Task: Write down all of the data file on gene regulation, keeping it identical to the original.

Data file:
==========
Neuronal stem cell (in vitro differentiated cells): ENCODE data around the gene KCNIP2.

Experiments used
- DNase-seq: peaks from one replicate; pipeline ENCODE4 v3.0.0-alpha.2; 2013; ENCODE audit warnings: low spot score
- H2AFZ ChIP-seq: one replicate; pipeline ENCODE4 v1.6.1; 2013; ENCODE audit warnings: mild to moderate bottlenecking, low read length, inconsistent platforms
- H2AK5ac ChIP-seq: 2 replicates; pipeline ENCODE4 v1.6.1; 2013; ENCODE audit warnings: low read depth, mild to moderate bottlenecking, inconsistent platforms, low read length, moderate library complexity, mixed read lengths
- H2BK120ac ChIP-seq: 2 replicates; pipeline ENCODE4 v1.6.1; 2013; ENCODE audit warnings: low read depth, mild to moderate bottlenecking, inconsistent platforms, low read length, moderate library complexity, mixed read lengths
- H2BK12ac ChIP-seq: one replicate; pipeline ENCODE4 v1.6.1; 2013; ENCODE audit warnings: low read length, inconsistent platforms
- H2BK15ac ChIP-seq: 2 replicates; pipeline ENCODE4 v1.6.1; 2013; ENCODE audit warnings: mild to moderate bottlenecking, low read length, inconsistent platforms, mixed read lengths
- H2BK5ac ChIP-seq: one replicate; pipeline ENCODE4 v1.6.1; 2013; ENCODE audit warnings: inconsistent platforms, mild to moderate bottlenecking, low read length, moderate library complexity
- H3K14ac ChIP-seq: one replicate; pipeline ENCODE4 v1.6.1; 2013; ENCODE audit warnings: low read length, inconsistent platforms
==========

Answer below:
Neuronal stem cell (in vitro differentiated cells): ENCODE data around the gene KCNIP2.

Experiments used
- DNase-seq: peaks from one replicate; pipeline ENCODE4 v3.0.0-alpha.2; 2013; ENCODE audit warnings: low spot score
- H2AFZ ChIP-seq: one replicate; pipeline ENCODE4 v1.6.1; 2013; ENCODE audit warnings: mild to moderate bottlenecking, low read length, inconsistent platforms
- H2AK5ac ChIP-seq: 2 replicates; pipeline ENCODE4 v1.6.1; 2013; ENCODE audit warnings: low read depth, mild to moderate bottlenecking, inconsistent platforms, low read length, moderate library complexity, mixed read lengths
- H2BK120ac ChIP-seq: 2 replicates; pipeline ENCODE4 v1.6.1; 2013; ENCODE audit warnings: low read depth, mild to moderate bottlenecking, inconsistent platforms, low read length, moderate library complexity, mixed read lengths
- H2BK12ac ChIP-seq: one replicate; pipeline ENCODE4 v1.6.1; 2013; ENCODE audit warnings: low read length, inconsistent platforms
- H2BK15ac ChIP-seq: 2 replicates; pipeline ENCODE4 v1.6.1; 2013; ENCODE audit warnings: mild to moderate bottlenecking, low read length, inconsistent platforms, mixed read lengths
- H2BK5ac ChIP-seq: one replicate; pipeline ENCODE4 v1.6.1; 2013; ENCODE audit warnings: inconsistent platforms, mild to moderate bottlenecking, low read length, moderate library complexity
- H3K14ac ChIP-seq: one replicate; pipeline ENCODE4 v1.6.1; 2013; ENCODE audit warnings: low read length, inconsistent platforms